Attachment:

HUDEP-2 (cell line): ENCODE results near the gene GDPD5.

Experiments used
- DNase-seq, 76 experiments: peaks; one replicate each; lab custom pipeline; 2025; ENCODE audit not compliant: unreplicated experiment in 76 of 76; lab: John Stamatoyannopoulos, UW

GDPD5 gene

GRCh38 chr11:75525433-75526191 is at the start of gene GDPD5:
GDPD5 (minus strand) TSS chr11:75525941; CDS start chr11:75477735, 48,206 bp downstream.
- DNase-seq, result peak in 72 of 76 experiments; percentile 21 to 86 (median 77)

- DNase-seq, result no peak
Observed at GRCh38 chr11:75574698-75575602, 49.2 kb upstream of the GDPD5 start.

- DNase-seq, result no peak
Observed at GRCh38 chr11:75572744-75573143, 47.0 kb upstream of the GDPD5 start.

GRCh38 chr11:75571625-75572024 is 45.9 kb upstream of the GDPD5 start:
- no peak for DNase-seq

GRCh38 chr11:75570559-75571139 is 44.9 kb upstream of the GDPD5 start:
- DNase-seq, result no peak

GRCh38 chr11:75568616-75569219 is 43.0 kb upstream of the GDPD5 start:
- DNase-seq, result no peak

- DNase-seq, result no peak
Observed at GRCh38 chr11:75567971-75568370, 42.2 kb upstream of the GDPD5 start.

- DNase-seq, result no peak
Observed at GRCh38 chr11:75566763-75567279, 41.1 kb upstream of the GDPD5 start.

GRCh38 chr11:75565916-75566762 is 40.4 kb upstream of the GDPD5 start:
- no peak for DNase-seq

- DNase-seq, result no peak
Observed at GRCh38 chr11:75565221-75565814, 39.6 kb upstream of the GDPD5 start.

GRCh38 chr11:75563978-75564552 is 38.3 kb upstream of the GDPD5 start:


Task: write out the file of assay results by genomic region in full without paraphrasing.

HUDEP-2 (cell line): ENCODE results near the gene GDPD5.

Experiments used
- DNase-seq, 76 experiments: peaks; one replicate each; lab custom pipeline; 2025; ENCODE audit not compliant: unreplicated experiment in 76 of 76; lab: John Stamatoyannopoulos, UW

GDPD5 gene

GRCh38 chr11:75525433-75526191 is at the start of gene GDPD5:
GDPD5 (minus strand) TSS chr11:75525941; CDS start chr11:75477735, 48,206 bp downstream.
- DNase-seq, result peak in 72 of 76 experiments; percentile 21 to 86 (median 77)

- DNase-seq, result no peak
Observed at GRCh38 chr11:75574698-75575602, 49.2 kb upstream of the GDPD5 start.

- DNase-seq, result no peak
Observed at GRCh38 chr11:75572744-75573143, 47.0 kb upstream of the GDPD5 start.

GRCh38 chr11:75571625-75572024 is 45.9 kb upstream of the GDPD5 start:
- no peak for DNase-seq

GRCh38 chr11:75570559-75571139 is 44.9 kb upstream of the GDPD5 start:
- DNase-seq, result no peak

GRCh38 chr11:75568616-75569219 is 43.0 kb upstream of the GDPD5 start:
- DNase-seq, result no peak

- DNase-seq, result no peak
Observed at GRCh38 chr11:75567971-75568370, 42.2 kb upstream of the GDPD5 start.

- DNase-seq, result no peak
Observed at GRCh38 chr11:75566763-75567279, 41.1 kb upstream of the GDPD5 start.

GRCh38 chr11:75565916-75566762 is 40.4 kb upstream of the GDPD5 start:
- no peak for DNase-seq

- DNase-seq, result no peak
Observed at GRCh38 chr11:75565221-75565814, 39.6 kb upstream of the GDPD5 start.

GRCh38 chr11:75563978-75564552 is 38.3 kb upstream of the GDPD5 start: